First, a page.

The Art of Suspension: The Divine Miracle of the Alter Rebbe

That Art of Suspension

I have been diminished by all the kindness and by all the truth that You have done for Your servant.

Genesis 32:11

He was unlike most men. He was not one who relished victory, savoring the sweet taste of vindication. Nor was he one to condemn those who had conspired to ruin him, although no one would have blamed him had he done so. After all, these are the reactions one would expect from an innocent man who had been made to endure so much suffering. But Rabbi Shneur Zalman of Liadi, the Alter Rebbe, was unlike most others.

After he was cleared of treason charges and released from incarceration in the Fortress of Petropavlovsk in Petersburg, Russia, on the 19th day of Kislev 5559 (1798), the Alter Rebbe had one primary message for his followers. Using unusually forceful language, he wrote an open letter to all of his chassidim, exhorting them not to seek retribution against their fellow Jews: opponents of the Chassidic movement who had sought to destroy him by fabricating the charges. Furthermore, he cautioned them against harboring feelings of anger or even pride towards them.[1]

The letter reads:[2]
Do not open your mouth or whistle at them, G-d forbid.[3] A strict warning: nothing is to be mentioned [of my victory]; subdue [your] spirit and heart before every man… with humility and a kind reply that removes anger… and perhaps G-d will give it into the hearts of your brethren [to reciprocate your love, for] “as water reflects one’s face [so too does the heart of one man reflect the heart of another].”[4]

Though the time was ripe for the criticism of his opponents, the Alter Rebbe nonetheless wished for reconciliation. For these were not the words of an ordinary man—these were the words of a Rebbe.

Fear of the Unknown

The Alter Rebbe was not the first person to express such sentiments—his letter is based upon a statement made by our Patriarch Jacob, some 3,300 years earlier.

At the end of Parshat Vayeitzei the Torah relates how Jacob, after 22 years of devoted service to his father-in-law Laban in Charan, begins his journey back to Canaan, the land of his birth, together with his family. As the narrative of their journey continues in this week’s parsha, Vayishlach, Jacob is warned that his twin-brother Esau is approaching with four hundred men, ostensibly seeking revenge for the blessings Esau feels Jacob “stole” from him years before. Jacob, genuinely frightened, prepares for this showdown in three different ways: he readies his family for war by dividing them into two camps (“If Esau comes to the one camp and strikes it, then the remaining camp shall be a refuge”[5]); he sends lavish gifts to appease Esau; and he prays to G-d for divine intervention:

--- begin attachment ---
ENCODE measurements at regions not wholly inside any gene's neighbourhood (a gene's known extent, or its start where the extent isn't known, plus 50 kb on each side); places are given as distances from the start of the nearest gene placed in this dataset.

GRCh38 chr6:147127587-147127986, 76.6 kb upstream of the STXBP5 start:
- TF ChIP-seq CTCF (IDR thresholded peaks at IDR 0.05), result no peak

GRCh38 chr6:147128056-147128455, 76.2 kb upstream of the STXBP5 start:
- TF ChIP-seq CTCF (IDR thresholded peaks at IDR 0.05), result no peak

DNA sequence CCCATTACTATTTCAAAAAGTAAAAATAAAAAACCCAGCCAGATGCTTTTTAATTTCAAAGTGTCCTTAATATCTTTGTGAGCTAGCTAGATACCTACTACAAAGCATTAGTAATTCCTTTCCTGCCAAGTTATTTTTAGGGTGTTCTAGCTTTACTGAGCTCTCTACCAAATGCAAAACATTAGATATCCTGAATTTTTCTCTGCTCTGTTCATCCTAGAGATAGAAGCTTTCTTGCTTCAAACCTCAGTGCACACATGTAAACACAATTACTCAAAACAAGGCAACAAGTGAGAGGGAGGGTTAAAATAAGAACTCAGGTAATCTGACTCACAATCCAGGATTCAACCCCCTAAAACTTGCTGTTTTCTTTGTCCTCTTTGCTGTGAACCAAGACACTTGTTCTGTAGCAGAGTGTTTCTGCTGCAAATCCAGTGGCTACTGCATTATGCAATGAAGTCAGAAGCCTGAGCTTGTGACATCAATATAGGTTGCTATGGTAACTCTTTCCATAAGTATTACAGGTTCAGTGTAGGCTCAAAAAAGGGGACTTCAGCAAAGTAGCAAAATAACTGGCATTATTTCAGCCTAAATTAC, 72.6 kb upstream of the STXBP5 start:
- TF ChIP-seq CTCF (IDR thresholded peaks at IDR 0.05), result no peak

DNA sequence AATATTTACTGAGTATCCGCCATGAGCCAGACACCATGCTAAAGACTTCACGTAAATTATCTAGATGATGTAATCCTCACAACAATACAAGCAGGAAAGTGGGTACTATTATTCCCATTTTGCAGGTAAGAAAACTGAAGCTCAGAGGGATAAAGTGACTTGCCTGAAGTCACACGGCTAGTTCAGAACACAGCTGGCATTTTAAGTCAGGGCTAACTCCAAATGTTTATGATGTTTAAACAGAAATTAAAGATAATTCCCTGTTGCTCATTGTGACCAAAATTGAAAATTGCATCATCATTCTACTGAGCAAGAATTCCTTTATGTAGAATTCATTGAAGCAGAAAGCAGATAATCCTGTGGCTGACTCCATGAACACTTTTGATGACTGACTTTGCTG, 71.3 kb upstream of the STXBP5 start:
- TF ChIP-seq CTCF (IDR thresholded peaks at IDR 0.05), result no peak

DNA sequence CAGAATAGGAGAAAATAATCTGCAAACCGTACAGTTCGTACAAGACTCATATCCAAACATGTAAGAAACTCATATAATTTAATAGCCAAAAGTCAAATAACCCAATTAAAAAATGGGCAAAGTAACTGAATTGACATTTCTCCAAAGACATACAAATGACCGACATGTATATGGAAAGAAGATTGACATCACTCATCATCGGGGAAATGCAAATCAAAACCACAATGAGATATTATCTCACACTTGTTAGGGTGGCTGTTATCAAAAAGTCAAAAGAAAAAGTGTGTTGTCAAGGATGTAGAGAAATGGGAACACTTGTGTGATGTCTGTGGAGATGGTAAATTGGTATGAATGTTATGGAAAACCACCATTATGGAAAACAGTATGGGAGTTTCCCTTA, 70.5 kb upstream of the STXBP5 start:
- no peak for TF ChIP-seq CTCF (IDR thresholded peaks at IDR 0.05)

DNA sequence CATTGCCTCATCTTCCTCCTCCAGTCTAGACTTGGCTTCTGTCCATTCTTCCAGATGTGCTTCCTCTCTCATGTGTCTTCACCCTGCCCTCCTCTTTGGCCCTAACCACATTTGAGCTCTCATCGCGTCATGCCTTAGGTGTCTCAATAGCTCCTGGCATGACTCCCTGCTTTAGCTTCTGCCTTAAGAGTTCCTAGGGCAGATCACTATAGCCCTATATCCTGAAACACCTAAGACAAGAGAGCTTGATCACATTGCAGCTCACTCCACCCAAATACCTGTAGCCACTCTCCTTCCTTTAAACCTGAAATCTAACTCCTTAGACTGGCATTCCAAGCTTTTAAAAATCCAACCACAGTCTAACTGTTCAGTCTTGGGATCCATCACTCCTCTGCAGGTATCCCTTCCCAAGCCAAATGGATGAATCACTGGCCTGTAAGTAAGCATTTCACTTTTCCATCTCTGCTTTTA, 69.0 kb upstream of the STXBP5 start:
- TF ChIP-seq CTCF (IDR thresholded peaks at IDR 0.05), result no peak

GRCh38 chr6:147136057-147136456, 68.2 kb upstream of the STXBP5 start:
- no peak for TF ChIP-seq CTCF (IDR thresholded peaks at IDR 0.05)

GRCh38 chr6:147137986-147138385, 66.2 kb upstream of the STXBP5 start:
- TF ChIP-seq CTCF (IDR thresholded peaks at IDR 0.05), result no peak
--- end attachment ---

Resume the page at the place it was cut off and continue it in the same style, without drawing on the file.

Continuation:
“G-d of my father Abraham and G-d of my father Isaac; G-d who said to me ‘Return to your land, your birthplace, and I will do good with you’: I have been diminished by all the kindness and by all the truth that You have done for Your servant; for with my staff I crossed this Jordan [River], and now I have amassed two camps. Please save me from the hand of my brother, the hand of Esau, for I fear lest he come and strike me down, mother and children.…”[6]

In explaining this unusual prayer, the commentaries note that Jacob feared that he was unworthy of G-d’s miraculous salvation. Since he had been the recipient of G-d’s munificence so many times before, perhaps his merits had diminished.[7] He had been saved from Esau 34 years earlier when the incident of the blessings first occurred; he had been blessed with a wonderful family and great wealth while in Charan; and most recently, he had prevailed over Laban’s repeated treachery. How long would G-d continue to save him? When would his pool of merits finally evaporate? Jacob therefore prayed to G-d to be saved not on account of his own worthiness, but purely through the Al-mighty’s benevolence.

But how is it possible that Jacob, “the chosen of the Patriarchs,”[8] could have had such doubts concerning his own righteousness, to the extent that he felt unworthy of divine protection? Despite his humility, certainly he was aware of his tremendous virtues! Even assuming that Jacob felt somewhat lacking in his devotion to G-d,[9] surely he was infinitely more righteous than the morally corrupt Esau!

To be or not to be…

The most fundamental axiom of reality is “There is none else besides Him.”[10] This is the axis upon which we base our definitions of spirituality and physicality. Anything, be it a creature or an ideal that embodies this truth—shunning self to instead touch the Divine—is “spiritual,” while anything that denies the presence of a higher reality by purporting self-reliance and independence, is “physical.” Thus, the realms of the physical and the spiritual are not just located on different planes—they are absolute contradictions of each other. Matter asserts its independence, while spirit recognizes the presence of something beyond itself.[11]

This definition of physicality—i.e., that which obscures G-dliness—is illustrated in the four dimensions in our physical world, namely the mineral, vegetable, animal and human kingdoms. Take a look at a rock. Does a rock in any way demonstrate its subservience to and dependence upon a higher power? Does it give any clues that allow us to perceive that there is a cause, a force beyond itself? Or does it just sit there, oblivious to the world around it, as if crying out: “I am, I always was, I will forever be”? Continuing our geo-scrutiny, vegetation, which, by virtue of its ability to grow and flourish, asserts its independence more convincingly than the stagnant, static mineral world. The animal kingdom is even bolder in its autonomy, possessing the ability to freely move about, unlike its “grounded” counterparts. And man is by far the most independent of all creatures, having not only the freedom of mobility, but also the power of expression afforded to him by speech, and the intellectual facility to make his own free choices—even the freedom to choose to deny the existence of his own creator, G-d forbid.